Life choices don’t always involve a series of complex multiple choice questions. For example, in a zoology course I took in the final exam you had to choose all that applied, a,b,c,d,e,f, and each question was graded right minus wrong. To get the question completely right you really had to know the precise answer.

    More often we are presented with either or decisions.

    Again, each question requires you to decide which candidate or party is more likely to (fill in the blank). Anyone can rate the value of the question themselves on any scale they choose to.

    This is not a social engineering experiment. This is meant to help people look at their decision making process on the election. Quite obviously nobody is making you or anybody else try to answer these questions.

    You are right that polls and questionnaires can be constructed to skew the result. However this is a self-administered questionnaire for the sole use of those who choose to answer the questions.

    I admitted to my bias, but I did my best to think of every relevant question someone who cares about the future of America would want to have answered about the next administration.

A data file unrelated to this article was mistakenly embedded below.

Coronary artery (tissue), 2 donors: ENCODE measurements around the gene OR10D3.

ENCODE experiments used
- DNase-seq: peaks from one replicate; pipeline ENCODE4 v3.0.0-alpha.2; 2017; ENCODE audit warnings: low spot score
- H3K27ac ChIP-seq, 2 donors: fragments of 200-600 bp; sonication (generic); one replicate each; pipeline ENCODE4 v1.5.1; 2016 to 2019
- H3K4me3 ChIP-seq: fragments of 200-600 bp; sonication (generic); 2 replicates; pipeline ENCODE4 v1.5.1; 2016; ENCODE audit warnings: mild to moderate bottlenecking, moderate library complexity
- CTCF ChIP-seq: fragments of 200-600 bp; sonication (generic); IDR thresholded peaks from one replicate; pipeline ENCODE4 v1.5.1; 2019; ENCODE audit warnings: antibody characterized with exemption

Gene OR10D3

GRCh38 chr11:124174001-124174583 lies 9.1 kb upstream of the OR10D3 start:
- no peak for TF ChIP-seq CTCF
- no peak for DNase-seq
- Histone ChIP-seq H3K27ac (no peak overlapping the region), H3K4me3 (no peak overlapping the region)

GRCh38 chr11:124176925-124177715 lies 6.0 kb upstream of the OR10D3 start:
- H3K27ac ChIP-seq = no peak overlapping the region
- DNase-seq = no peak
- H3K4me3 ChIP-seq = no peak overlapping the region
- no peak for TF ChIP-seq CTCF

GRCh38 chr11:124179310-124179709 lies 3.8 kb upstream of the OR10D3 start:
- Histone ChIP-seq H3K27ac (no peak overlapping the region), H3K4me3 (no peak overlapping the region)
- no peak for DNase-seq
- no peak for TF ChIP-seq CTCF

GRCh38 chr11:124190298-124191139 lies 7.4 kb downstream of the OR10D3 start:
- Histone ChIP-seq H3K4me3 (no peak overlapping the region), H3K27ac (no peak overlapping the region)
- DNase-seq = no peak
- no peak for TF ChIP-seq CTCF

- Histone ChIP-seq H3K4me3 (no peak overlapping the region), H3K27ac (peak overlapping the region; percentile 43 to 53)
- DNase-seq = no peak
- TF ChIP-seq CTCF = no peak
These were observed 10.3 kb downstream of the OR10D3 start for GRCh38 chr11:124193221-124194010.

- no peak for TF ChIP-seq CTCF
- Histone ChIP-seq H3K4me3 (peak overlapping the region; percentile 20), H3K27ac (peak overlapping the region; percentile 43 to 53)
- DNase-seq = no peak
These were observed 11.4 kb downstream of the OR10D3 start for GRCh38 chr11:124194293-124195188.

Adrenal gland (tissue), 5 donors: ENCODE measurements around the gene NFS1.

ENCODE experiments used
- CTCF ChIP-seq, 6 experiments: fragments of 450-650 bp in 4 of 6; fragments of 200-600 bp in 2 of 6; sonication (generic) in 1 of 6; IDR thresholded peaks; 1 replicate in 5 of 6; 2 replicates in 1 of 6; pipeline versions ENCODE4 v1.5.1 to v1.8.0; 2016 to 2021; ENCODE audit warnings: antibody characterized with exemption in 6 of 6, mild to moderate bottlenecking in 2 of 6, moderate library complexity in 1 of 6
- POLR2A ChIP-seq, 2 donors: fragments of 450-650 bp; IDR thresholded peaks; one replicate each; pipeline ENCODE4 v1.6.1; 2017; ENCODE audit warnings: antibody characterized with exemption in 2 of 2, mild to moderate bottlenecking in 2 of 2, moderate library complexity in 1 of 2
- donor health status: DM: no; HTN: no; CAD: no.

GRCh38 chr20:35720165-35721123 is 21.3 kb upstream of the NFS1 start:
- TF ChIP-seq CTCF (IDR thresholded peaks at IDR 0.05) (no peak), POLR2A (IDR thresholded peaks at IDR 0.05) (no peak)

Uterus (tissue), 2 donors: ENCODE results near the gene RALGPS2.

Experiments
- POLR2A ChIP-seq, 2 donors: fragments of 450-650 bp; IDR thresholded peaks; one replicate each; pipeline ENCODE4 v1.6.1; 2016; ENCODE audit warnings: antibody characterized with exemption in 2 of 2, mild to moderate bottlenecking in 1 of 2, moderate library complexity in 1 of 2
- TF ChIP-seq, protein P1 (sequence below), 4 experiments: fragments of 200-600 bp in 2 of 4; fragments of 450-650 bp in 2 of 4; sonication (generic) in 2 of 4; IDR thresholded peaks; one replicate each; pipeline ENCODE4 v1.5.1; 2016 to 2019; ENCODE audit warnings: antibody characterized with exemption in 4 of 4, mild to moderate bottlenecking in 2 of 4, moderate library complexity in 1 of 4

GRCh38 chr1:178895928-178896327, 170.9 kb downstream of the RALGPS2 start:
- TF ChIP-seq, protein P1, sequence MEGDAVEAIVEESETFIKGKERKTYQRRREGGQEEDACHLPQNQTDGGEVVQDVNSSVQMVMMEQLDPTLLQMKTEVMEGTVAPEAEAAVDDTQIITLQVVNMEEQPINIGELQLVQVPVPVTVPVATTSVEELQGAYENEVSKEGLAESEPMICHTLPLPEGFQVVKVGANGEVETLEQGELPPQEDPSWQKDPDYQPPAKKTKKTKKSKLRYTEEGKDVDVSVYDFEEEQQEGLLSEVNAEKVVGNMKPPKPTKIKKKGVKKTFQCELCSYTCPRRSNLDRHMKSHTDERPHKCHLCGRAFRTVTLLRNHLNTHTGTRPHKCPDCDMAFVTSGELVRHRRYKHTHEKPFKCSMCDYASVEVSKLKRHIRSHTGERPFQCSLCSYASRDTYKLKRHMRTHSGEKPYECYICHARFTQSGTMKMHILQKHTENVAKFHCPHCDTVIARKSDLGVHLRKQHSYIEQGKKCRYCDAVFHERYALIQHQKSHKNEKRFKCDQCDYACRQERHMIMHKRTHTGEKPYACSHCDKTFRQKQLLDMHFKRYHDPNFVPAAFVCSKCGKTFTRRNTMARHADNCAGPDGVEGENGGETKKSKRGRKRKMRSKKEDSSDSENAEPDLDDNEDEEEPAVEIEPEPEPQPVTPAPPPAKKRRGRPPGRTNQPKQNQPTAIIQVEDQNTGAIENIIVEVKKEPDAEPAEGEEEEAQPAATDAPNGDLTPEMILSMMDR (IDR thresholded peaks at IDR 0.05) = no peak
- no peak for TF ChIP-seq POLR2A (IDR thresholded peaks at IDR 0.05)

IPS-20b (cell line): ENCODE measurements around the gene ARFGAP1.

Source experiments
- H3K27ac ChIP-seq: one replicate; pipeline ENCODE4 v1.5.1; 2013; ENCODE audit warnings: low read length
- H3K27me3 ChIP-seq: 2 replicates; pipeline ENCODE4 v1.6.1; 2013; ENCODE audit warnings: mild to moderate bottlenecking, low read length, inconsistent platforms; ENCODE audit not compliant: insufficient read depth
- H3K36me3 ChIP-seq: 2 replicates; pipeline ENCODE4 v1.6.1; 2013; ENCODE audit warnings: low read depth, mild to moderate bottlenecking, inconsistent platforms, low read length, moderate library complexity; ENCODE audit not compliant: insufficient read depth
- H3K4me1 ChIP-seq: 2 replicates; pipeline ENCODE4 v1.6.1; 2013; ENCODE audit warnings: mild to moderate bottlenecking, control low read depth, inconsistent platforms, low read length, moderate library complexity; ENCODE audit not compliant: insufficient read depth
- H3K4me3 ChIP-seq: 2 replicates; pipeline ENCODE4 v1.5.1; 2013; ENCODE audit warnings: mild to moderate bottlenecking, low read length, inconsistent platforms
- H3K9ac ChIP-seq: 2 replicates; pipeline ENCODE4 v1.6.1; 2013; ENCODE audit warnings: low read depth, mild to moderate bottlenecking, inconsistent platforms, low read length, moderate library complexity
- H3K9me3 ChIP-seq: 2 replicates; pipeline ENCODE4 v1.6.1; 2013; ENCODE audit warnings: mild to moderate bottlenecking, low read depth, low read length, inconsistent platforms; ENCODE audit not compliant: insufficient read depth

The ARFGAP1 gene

Anyone can add their own questions, although I prefer they try to phrase them using the qualifier “is more likely”.

    As for who the hell cares?

    I certainly hope that many people do. Like it or not our next president will either be a Republican or a Democrat. Even if someone wants to make a protest vote for Barr, Kinney, Paul or Nader, it doesn’t mean they can’t have a personal preference as to who wins between McCain and Obama based on rational decision making.

  26. ekaton  September 11, 2008 at 8:56 pm

    Armageddon. A concept whose time has arrived. Let the nukes fly. I’m tired of living in fear. Let the fireworks begin. Who the hell cares?

    — Kent Shaw

  27. Hal Brown  September 11, 2008 at 9:06 pm

    Good question out of this.